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Water Res. 2017 May 1;114:14-22. doi: 10.1016/j.watres.2017.01.036. Epub 2017 Jan 25.

Waterborne transmission of protozoan parasites: Review of worldwide outbreaks - An update 2011-2016.

Author information

1
State Key Laboratory of Plateau Ecology and Agriculture, Center for Biomedicine and Infectious Diseases, Academy of Animal Science and Veterinary Medicine, Qinghai University, Xining, Qinghai 810016, PR China; National Research Center for Protozoan Diseases, Obihiro University of Agriculture and Veterinary Medicine, Obihiro, Hokkaido 080-8555, Japan.
2
State Key Laboratory of Plateau Ecology and Agriculture, Center for Biomedicine and Infectious Diseases, Academy of Animal Science and Veterinary Medicine, Qinghai University, Xining, Qinghai 810016, PR China; Civil, Mining, & Environmental Engineering, University of Wollongong, Wollongong, NSW 2522, Australia.
3
State Key Laboratory of Plateau Ecology and Agriculture, Center for Biomedicine and Infectious Diseases, Academy of Animal Science and Veterinary Medicine, Qinghai University, Xining, Qinghai 810016, PR China. Electronic address: panagiotis.karanis@uk-koeln.de.

Abstract

This review provides a comprehensive update of worldwide waterborne parasitic protozoan outbreaks that occurred with reports published since previous reviews largely between January 2011 and December 2016. At least 381 outbreaks attributed to waterborne transmission of parasitic protozoa were documented during this time period. The nearly half (49%) of reports occurred in New Zealand, 41% of the outbreaks in North America and 9% in Europe. The most common etiological agent was Cryptosporidium spp., reported in 63% (239) of the outbreaks, while Giardia spp. was mentioned in 37% (142). No outbreaks attributed to other parasitic protozoa were reported. The distribution of reported outbreaks does not correspond to more broadly available epidemiological data or general knowledge of water and environmental conditions in the reporting countries. Noticeably, developing countries that are probably most affected by such waterborne disease outbreaks still lack reliable surveillance systems, and an international standardization of surveillance and reporting systems has yet to be established.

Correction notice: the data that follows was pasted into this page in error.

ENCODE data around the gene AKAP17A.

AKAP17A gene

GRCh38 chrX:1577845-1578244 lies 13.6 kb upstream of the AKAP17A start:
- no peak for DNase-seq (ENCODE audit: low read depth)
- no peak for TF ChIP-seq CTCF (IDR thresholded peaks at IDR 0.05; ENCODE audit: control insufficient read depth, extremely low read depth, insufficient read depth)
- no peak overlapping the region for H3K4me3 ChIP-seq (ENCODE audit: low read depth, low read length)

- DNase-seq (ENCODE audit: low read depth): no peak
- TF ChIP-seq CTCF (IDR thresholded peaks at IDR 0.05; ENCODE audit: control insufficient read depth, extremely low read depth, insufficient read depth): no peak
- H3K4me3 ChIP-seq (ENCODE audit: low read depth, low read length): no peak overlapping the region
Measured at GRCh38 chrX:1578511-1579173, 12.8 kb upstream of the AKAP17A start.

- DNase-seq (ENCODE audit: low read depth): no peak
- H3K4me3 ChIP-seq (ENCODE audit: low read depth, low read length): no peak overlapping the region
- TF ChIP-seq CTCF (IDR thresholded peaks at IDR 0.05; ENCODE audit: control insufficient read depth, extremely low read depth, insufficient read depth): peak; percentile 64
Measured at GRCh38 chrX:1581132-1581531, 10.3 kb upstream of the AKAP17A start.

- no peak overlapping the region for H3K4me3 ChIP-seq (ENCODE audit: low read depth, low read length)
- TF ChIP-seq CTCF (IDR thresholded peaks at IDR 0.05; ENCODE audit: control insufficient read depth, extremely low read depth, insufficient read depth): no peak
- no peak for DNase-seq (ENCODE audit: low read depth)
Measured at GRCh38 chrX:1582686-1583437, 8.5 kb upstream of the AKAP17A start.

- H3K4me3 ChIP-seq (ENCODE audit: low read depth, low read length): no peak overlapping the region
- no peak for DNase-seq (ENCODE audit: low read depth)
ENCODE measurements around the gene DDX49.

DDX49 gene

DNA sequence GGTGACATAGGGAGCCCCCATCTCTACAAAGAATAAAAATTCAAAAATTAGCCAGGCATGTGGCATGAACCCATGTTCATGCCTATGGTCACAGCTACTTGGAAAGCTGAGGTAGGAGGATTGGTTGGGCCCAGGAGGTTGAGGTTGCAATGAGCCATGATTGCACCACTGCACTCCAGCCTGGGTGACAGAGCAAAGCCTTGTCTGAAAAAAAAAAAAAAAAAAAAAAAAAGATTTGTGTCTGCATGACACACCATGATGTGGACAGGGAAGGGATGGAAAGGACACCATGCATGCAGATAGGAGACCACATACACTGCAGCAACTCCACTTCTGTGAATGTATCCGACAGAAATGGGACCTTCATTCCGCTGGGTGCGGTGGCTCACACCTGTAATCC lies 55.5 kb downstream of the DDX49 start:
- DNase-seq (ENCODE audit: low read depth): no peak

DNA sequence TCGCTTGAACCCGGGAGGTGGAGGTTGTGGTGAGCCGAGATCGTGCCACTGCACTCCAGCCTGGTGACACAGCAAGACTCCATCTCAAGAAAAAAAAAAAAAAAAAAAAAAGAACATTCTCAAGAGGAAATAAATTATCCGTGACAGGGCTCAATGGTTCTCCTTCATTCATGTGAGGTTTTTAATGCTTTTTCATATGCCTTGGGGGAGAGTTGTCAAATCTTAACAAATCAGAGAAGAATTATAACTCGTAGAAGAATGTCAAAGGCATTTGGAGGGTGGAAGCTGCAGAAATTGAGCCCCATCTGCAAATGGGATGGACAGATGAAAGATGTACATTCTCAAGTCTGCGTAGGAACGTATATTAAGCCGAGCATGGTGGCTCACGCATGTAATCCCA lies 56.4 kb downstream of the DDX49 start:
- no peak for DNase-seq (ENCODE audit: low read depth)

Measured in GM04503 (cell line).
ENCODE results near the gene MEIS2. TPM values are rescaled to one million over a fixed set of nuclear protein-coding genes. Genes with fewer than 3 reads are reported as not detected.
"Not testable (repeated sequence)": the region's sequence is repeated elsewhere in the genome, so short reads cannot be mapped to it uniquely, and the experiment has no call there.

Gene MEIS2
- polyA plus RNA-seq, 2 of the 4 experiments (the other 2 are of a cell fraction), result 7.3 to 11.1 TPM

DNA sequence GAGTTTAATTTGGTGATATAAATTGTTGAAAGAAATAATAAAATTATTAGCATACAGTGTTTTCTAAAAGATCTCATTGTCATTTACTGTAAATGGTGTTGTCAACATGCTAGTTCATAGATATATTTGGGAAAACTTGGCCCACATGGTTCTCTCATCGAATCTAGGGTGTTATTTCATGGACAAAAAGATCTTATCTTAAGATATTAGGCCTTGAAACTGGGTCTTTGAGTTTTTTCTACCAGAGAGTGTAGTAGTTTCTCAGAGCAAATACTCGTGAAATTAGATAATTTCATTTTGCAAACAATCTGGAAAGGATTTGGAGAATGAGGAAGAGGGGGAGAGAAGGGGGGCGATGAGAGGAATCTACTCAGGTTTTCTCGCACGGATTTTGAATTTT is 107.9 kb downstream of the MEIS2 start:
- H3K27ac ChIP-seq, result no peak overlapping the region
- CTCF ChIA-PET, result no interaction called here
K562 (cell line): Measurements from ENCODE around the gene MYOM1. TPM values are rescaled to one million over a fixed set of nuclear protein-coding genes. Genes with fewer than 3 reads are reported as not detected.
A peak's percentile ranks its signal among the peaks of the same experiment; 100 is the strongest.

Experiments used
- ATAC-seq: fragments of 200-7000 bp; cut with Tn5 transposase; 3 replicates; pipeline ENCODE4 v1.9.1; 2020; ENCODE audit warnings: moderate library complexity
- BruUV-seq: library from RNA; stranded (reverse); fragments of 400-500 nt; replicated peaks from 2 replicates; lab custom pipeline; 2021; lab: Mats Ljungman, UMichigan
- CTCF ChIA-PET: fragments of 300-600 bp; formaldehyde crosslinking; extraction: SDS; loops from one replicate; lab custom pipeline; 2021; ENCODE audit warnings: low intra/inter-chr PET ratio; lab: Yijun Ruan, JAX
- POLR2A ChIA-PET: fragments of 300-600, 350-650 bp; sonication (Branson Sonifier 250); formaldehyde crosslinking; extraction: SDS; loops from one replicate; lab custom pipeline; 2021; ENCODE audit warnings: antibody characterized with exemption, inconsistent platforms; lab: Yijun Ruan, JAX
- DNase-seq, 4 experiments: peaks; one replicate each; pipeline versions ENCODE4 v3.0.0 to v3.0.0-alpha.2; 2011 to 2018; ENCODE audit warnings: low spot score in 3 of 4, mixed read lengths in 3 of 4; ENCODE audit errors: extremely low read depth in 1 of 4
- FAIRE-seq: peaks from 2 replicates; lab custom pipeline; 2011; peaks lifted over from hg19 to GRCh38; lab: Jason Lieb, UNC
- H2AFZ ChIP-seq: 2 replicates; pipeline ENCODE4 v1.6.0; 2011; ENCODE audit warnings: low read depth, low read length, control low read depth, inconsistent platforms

KEYWORDS:

Contamination; Cryptosporidium; Diarrhea; Giardia; Protozoan parasites; Public health surveillance systems; Waterborne disease outbreak (WBDO); Worldwide review

PMID:
28214721
DOI:
10.1016/j.watres.2017.01.036
[Indexed for MEDLINE]

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